Is there Any Need to Idle your Car Before Driving in the Winter?

From the Washington Post:

We’ve all heard the idea: In winter, your car needs a little time to warm up before you can drive it. And that’s why across the United States, people who live in cold and snowy places — and especially those whose cars have remote starters — often fire up their engines long before they start driving. Heck, they might even start the car from the kitchen in the morning, and only then start the coffee brewing.

But it turns out that this idea of idling your car during the winter is just wrong. And so are the many, many Americans who believe it — one 2009 study found that on average, Americans thought they should idle for over 5 minutes before driving when temperatures were below 32 degrees! 

Like many misconceptions, the idea behind winter car idling begins with a kernel of truth. Cars do get worse fuel economy when it’s really cold out — they are at least 12 percent less fuel efficient, according to Environmental Protection Agency and Energy Department. And it does take longer for the engine to warm up and reach an optimal driving temperature in cold weather.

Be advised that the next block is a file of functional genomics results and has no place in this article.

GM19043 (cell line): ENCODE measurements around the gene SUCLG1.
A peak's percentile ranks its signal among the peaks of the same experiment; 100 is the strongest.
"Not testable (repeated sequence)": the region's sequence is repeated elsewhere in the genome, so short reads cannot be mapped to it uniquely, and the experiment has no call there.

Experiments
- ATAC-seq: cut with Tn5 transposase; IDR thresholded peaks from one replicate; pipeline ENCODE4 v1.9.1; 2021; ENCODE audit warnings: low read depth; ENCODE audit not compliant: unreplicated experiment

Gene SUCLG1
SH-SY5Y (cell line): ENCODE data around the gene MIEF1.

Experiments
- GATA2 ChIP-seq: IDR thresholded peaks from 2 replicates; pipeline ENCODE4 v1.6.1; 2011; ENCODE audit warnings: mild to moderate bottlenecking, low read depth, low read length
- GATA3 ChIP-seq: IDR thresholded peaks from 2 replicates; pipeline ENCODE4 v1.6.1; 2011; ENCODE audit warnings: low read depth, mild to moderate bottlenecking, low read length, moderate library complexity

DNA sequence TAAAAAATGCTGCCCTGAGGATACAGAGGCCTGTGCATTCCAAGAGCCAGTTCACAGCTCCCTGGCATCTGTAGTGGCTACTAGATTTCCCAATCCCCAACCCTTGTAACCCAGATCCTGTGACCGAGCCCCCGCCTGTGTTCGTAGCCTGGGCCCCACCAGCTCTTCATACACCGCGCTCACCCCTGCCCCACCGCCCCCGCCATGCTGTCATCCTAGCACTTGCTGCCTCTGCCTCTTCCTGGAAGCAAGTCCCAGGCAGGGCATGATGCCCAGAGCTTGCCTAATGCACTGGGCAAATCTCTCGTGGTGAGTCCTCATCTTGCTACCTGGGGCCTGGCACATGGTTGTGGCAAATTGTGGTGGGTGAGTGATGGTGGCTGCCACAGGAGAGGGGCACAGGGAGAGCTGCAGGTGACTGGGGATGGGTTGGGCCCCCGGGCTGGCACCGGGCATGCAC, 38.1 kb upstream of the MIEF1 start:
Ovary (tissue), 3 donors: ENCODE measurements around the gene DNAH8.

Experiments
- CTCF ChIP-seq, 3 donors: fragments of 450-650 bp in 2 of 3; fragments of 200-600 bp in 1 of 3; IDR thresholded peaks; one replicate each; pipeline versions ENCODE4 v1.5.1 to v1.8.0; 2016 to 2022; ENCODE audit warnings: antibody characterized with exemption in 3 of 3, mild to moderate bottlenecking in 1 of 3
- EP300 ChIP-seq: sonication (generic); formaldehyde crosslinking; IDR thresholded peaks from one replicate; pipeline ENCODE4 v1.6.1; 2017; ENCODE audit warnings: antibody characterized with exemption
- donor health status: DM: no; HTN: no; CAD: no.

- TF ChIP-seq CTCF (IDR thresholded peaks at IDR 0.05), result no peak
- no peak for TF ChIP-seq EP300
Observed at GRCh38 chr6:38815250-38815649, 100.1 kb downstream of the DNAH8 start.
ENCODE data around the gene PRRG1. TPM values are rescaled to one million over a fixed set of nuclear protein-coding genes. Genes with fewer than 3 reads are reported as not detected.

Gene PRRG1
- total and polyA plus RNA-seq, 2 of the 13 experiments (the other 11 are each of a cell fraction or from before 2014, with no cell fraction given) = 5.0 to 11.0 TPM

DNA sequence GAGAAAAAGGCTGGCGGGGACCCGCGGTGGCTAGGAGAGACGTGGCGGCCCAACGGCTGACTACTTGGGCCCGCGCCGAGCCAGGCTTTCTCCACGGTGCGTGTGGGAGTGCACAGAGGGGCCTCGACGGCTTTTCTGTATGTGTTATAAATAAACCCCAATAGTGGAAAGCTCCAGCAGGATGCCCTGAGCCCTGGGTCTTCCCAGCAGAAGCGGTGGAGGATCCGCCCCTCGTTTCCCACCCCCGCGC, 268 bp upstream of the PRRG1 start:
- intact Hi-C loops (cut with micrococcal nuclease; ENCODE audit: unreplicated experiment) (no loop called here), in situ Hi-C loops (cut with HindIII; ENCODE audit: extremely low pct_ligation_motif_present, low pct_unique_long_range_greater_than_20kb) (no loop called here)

Moreover, older cars — which relied on carburetors as a crucial engine component  — did need to warm up to work well, according to several auto industry experts. Without warming up, the carburetor would not necessarily be able to get the right mix of air and fuel in the engine — and the car might stall out. During the 1980s and into the early 1990s, however, the auto industry did away with carburetors in favor of electronic fuel injection, which uses sensors to supply fuel to the engine and get the right air and fuel mix.This makes the problem of warming up the car before driving irrelevant, because the sensors monitor and adjust to temperature conditions.

Idling in winter thus has no benefit to your (presumably modern) car. Auto experts today say that you should warm up the car no more than 30 seconds before you start driving in winter. “The engine will warm up faster being driven,” the EPA and DOE explain. Indeed, it is better to turn your engine off and start it again than to leave it idling. (As many readers pointed out after this post was first published, it’s always important to be careful driving in winter, and clear your windshield of any ice.). See the full Washington Post article, here.

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